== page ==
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From shelters and slums, they gather to sing for Gandhi

Saturday October 01, 2011 12:01:09 PM, Rahul Vaishnavi, IANS

New Delhi: Many of them have no families and stay in shelter homes while some are physically handicapped. But despite the odds, these kids are all set to pay a musical tribute to Mahatma Gandhi on his birth anniversary.

Around 300 kids, a majority of them from shelter homes and slums spread across the city, gather at Gandhi Smriti here for rehearsals as they gear up for Sunday's celebration at Rajghat - the memorial to the Mahatma - on Gandhi Jayanti.

According to Gandhi Smriti and Darshan Samiti (GSDS), the rehearsals began Thursday and will continue till Saturday. The 30-minute show will feature songs and bhajans on Gandhi with an aim to inspire the youth to follow the path of peace.

"Every year we had students from public and government schools, but this time we focussed on shelter homes and slum dwellers as these kids hardly get a chance to showcase their talent," GSDS director Manimala told IANS.

Said 17-year-old Savita who is visually challenged: "Although I can't see what is happening around me, the bhajans and songs on Gandhiji are very soothing and inspiring. I am very excited to sing at Rajghat."

The Class 12 student of Rashtriya Virjanand Andh Kanya Vidyalaya in West Delhi's Vikaspuri is a resident of Uttar Pradesh but she lives in the school's hostel with several other blind girls hailing from across the country.

"This is my first visit to Gandhi Smriti and I am thoroughly enjoying myself. I will definitely participate every year from now on," said Savita's best friend Bineeta, who stays in the hostel for the blind and whose family resides in Orissa.

For 14-year-old Srikant, it is an opportunity of a lifetime to sing at Rajghat before a host of luminaries he has only seen on TV.

"I have never got a chance to get involved in something special like this. I am cherishing every moment of it," said Srikant, an orphan who walks with the help of crutches.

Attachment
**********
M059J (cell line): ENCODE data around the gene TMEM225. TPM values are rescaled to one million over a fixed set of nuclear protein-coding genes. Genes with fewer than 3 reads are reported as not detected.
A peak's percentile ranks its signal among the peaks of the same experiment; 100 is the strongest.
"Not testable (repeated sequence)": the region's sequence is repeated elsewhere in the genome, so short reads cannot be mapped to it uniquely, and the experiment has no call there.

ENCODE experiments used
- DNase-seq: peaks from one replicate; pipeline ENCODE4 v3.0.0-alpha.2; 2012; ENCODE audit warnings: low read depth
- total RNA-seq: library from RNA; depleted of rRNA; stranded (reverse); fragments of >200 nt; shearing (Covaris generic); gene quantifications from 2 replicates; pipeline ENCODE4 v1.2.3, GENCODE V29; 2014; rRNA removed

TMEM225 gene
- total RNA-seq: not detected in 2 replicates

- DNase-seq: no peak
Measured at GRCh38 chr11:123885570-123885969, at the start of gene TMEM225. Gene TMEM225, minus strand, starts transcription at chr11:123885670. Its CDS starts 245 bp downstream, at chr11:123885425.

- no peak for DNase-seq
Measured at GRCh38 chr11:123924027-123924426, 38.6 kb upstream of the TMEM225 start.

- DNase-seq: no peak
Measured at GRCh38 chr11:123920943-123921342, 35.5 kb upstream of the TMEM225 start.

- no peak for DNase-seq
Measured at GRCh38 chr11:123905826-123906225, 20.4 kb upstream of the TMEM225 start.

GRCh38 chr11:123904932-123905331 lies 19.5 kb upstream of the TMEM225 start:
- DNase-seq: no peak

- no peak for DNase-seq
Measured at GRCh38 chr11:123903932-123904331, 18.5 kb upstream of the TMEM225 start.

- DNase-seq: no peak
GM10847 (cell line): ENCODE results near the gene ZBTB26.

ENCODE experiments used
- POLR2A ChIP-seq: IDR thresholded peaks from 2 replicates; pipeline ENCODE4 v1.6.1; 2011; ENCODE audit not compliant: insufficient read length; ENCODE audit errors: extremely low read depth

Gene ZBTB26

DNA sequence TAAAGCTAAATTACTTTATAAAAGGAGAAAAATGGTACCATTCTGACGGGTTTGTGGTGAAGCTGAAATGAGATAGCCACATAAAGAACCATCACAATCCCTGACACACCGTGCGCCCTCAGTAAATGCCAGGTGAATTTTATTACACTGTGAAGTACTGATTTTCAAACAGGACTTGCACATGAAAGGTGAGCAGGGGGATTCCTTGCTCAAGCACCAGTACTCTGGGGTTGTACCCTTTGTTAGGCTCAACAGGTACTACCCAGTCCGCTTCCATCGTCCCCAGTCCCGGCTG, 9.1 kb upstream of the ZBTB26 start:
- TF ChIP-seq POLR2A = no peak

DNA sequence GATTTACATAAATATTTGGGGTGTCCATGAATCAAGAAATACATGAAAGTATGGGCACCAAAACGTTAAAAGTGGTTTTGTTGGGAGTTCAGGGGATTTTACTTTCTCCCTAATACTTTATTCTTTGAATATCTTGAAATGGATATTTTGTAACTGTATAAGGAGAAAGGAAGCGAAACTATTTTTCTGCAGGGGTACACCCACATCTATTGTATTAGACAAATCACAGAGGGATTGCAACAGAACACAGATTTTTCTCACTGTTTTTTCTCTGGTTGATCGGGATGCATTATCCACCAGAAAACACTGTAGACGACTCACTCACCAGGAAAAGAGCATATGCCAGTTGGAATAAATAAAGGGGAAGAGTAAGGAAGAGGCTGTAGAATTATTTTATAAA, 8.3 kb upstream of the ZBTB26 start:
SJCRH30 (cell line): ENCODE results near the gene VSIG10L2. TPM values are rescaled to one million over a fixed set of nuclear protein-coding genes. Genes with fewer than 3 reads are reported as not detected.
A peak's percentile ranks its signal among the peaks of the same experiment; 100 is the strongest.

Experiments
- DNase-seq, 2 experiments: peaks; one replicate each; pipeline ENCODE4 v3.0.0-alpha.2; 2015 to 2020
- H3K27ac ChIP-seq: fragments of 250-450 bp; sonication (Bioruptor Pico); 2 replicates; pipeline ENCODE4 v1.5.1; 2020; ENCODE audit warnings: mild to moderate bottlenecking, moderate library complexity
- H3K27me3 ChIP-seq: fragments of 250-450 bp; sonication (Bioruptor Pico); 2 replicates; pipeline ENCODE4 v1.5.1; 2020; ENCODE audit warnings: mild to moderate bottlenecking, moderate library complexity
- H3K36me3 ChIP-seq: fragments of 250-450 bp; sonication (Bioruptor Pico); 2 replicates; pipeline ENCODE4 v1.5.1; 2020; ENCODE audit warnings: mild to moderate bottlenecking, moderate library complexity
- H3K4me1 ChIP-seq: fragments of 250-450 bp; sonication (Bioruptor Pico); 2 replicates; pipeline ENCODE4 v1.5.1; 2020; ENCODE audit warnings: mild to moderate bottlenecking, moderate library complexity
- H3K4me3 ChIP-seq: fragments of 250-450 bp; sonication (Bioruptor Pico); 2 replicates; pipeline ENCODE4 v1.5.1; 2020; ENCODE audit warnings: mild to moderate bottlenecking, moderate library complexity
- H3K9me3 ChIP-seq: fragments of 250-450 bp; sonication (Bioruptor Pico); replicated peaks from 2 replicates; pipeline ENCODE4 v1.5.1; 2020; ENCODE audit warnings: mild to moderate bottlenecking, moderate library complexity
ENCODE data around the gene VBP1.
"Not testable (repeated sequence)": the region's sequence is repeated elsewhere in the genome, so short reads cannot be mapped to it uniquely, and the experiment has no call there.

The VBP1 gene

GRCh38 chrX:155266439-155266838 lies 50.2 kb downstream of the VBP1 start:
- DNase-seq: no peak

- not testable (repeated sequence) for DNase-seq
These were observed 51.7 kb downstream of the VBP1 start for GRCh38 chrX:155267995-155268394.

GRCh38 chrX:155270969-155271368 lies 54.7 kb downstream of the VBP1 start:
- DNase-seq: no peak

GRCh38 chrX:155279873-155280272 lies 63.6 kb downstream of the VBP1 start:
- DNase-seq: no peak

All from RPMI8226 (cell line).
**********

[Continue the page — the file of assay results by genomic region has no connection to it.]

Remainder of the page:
"I have read a lot about Gandhiji and I would love to become the country's prime minister someday to bring about a change," added the teenager who lives in a shelter provided by the NGO Salaam Balak Trust in north Delhi.

As the songs reverberated in the air during rehearsals, visitors, especially foreigners, thronged the Kirti Mandap auditorium at Gandhi Smriti, merrily clicking pictures and showering the kids with praise.

The kids particularly are having a gala time as in between the singing sessions, their teacher Sudhanshu Bahuguna, a Delhi-based classical singer and composer, doesn't forget to tickle their funny bone with witty one liners and comments.

"I've been training kids here for the last 15 years and this has become my passion," 46-year-old Bahuguna said.

According to Bahuguna, he is relishing this year's experience to the hilt because of the deprived kids who are "very hungry to learn something new".

"Despite the challenges many of them face everyday at such a young age, they have not lost hope and are very hungry to learn something new," said Bahuguna who is one among the 25 members of classical group Swar Trishna.

"I salute their spirit," he added.

(Rahul Vaishnavi can be contacted at








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